Either way, I end up at the same place as JO with this one, just from a different angle. Even if I don't care for the film that much, it is the first time I have found Refn interesting.

#88 Peter T Chattaway

Peter T Chattaway

    He's fictional, but you can't have everything.

  • Member
  • 29,474 posts

Posted 03 October 2011 - 12:14 PM

Nicholas wrote:
: But just because a film doesn't directly address or raise a question, does not make it a "false premise," by any stretch.

Well, I never said that the film was rooting its questions in "false premises". In fact, I explicitly doubted whether the film was raising any questions at all!

A "false premise" might be the assumption (or implication) that I need to "address" certain questions when I'm not even sure they exist in the first place. First the questions must be articulated (whether by the film or its defenders); *then* I can address them.

Ryan H. wrote:
: I have to say that I'm puzzled by some of the favorable references to VALHALLA RISING that pop up in reviews of DRIVE. I finally made it through the whole film, and boy, is it terrible.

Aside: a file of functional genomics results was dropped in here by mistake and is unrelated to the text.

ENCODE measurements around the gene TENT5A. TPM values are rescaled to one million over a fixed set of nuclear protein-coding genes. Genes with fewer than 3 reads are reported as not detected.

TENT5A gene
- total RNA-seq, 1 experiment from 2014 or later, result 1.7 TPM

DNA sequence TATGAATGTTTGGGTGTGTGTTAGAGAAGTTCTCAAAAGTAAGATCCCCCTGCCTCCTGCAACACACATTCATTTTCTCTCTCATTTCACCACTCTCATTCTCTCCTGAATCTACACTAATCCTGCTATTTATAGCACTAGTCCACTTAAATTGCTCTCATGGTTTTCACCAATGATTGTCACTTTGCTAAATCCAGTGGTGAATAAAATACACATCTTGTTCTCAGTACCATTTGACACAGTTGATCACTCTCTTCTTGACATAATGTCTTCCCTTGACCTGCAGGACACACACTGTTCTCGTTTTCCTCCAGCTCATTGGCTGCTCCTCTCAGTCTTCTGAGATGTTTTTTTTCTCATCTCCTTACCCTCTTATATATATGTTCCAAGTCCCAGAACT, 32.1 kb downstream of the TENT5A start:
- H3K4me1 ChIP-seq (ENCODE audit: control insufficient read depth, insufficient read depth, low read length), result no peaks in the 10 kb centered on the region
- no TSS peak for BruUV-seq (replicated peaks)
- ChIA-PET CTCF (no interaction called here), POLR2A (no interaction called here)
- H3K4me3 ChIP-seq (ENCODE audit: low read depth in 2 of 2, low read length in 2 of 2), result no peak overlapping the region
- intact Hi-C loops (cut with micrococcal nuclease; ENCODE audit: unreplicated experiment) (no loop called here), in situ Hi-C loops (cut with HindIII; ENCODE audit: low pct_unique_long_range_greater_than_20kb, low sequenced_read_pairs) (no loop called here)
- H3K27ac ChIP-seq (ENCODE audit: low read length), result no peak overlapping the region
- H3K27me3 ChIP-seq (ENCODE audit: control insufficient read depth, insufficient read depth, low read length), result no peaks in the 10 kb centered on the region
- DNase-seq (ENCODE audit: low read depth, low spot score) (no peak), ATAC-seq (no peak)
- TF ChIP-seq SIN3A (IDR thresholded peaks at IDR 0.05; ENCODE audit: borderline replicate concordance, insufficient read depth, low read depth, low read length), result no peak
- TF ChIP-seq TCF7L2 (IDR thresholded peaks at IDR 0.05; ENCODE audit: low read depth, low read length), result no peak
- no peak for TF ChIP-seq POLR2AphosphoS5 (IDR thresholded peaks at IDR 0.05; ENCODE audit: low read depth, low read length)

I just noticed that it's available on Netflix, even here in Canada. I may have to watch this soon, just because.

#89 Persona

Persona

    You said you'd wait... 'Til the end of the world.

  • Member
  • 7,460 posts

Posted 03 October 2011 - 11:12 PM

I kinda thought this film sucked.

#90 Anders

Anders

    Globe-trotting special agent

  • Member
  • 2,922 posts

Posted 04 October 2011 - 06:47 AM

I kinda thought this film sucked.


But only because I liked it quite a bit, right?

#91 Thom Wade

Thom Wade

    Happy Go Lucky Meat Machine

  • Member
  • 2,949 posts

Posted 04 October 2011 - 11:48 AM